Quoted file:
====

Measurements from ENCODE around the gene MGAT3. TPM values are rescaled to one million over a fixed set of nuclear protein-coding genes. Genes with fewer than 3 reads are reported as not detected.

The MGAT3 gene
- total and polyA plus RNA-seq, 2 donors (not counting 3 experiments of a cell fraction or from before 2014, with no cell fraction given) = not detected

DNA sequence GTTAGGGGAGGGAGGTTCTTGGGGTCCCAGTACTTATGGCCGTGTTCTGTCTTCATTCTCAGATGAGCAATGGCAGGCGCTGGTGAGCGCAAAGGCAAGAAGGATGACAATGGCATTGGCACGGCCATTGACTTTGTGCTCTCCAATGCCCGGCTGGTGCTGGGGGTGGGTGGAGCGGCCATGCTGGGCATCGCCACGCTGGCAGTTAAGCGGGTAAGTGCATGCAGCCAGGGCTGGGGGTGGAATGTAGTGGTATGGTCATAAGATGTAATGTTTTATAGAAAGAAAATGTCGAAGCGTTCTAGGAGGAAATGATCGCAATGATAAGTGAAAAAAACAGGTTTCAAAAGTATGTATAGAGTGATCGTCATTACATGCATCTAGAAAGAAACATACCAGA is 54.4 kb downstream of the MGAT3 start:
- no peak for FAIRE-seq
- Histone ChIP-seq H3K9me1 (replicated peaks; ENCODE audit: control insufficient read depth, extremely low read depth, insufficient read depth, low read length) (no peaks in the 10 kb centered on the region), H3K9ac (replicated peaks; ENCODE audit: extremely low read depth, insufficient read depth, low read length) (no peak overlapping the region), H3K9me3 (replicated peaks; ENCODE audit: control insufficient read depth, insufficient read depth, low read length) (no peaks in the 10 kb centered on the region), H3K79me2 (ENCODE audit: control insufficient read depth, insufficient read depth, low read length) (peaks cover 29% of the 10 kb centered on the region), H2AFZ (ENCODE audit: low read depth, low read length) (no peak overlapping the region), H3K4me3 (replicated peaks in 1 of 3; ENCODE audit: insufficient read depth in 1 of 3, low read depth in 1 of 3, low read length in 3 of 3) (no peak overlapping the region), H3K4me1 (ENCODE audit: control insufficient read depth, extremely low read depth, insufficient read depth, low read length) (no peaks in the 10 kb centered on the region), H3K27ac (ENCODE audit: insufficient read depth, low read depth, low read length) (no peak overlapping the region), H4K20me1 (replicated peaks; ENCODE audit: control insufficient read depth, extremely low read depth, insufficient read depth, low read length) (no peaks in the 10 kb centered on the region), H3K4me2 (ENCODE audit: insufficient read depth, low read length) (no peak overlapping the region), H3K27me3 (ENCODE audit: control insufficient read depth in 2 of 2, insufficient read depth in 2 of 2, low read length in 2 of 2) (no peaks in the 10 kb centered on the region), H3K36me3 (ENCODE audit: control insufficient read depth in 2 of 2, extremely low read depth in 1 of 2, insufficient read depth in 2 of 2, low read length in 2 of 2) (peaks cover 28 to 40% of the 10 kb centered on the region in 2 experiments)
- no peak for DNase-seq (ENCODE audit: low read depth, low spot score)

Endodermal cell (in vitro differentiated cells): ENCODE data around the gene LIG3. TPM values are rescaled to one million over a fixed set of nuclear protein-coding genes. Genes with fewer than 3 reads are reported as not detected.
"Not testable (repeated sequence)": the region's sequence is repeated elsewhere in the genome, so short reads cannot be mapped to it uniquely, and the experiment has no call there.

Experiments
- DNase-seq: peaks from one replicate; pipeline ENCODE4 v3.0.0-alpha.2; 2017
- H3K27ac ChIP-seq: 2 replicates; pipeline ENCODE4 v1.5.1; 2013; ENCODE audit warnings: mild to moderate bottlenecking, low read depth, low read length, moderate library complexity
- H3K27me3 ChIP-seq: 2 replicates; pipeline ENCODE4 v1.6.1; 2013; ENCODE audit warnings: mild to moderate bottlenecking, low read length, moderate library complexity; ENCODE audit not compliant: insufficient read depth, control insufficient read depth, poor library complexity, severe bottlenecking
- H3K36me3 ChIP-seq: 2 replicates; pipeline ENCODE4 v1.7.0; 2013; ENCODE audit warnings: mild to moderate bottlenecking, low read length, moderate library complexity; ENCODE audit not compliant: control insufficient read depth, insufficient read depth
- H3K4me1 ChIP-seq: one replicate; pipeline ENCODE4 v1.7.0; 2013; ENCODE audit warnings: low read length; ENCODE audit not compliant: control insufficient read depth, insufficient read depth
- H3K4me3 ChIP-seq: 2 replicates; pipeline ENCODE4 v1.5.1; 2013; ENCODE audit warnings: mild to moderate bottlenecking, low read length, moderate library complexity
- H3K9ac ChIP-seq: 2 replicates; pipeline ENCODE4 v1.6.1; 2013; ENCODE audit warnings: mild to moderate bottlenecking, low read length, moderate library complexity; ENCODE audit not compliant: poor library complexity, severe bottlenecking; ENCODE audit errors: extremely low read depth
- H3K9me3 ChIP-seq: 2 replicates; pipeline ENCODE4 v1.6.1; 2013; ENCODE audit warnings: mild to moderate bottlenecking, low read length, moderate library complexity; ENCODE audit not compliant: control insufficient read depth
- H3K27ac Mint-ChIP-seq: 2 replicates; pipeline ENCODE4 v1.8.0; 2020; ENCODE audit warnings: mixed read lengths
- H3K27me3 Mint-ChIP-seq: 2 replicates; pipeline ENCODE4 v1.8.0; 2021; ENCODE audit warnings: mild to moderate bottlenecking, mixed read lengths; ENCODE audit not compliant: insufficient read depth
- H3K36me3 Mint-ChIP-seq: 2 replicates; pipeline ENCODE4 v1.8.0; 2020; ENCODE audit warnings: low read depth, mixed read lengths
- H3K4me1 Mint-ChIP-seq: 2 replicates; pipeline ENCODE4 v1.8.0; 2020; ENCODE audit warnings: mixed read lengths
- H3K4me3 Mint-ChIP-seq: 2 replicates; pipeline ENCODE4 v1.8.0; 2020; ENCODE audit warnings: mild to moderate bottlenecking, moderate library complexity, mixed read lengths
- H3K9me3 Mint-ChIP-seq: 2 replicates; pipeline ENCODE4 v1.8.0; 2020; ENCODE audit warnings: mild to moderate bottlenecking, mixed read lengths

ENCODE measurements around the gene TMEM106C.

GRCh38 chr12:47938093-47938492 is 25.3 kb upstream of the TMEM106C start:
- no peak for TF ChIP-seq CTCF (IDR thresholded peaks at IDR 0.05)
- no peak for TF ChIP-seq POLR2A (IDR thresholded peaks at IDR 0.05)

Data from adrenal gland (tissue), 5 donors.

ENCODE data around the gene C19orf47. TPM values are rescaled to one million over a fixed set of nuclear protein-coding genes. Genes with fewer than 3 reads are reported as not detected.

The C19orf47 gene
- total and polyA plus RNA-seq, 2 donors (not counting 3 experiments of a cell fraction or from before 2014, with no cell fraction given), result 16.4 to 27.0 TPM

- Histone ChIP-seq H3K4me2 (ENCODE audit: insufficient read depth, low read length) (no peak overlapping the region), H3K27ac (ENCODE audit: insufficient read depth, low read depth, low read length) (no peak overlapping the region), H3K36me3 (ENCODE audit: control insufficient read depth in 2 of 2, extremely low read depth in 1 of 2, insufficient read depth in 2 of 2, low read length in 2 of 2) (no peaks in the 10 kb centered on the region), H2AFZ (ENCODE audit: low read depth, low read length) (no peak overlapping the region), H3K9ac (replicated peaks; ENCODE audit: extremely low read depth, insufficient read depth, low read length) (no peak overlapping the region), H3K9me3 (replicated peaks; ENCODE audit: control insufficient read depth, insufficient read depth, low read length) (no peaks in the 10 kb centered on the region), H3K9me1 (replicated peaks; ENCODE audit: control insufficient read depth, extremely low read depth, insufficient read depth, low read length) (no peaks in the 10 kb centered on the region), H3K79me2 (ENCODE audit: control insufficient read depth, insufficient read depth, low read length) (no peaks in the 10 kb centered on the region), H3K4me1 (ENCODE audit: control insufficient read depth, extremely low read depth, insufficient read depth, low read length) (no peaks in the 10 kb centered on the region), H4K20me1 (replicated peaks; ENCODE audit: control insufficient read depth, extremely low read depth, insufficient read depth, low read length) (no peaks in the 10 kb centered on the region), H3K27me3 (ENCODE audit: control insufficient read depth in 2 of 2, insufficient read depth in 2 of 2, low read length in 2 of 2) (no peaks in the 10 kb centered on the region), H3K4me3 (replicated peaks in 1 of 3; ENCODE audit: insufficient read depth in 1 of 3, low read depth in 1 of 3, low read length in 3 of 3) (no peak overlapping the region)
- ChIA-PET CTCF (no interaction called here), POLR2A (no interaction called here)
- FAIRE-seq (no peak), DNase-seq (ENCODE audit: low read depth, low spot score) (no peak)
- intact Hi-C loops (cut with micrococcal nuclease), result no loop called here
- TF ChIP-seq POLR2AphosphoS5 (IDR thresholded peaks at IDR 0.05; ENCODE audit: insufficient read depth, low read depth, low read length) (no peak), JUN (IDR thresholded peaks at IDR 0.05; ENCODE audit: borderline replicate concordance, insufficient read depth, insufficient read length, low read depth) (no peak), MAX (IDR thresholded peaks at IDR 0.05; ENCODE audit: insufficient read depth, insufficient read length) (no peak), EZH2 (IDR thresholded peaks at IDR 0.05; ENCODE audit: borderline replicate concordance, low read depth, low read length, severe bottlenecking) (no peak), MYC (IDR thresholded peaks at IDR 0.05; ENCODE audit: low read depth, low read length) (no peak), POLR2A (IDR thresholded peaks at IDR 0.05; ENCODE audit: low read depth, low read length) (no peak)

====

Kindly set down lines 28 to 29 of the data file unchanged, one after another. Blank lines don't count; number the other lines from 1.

- no peak for TF ChIP-seq POLR2A (IDR thresholded peaks at IDR 0.05)

Data from adrenal gland (tissue), 5 donors.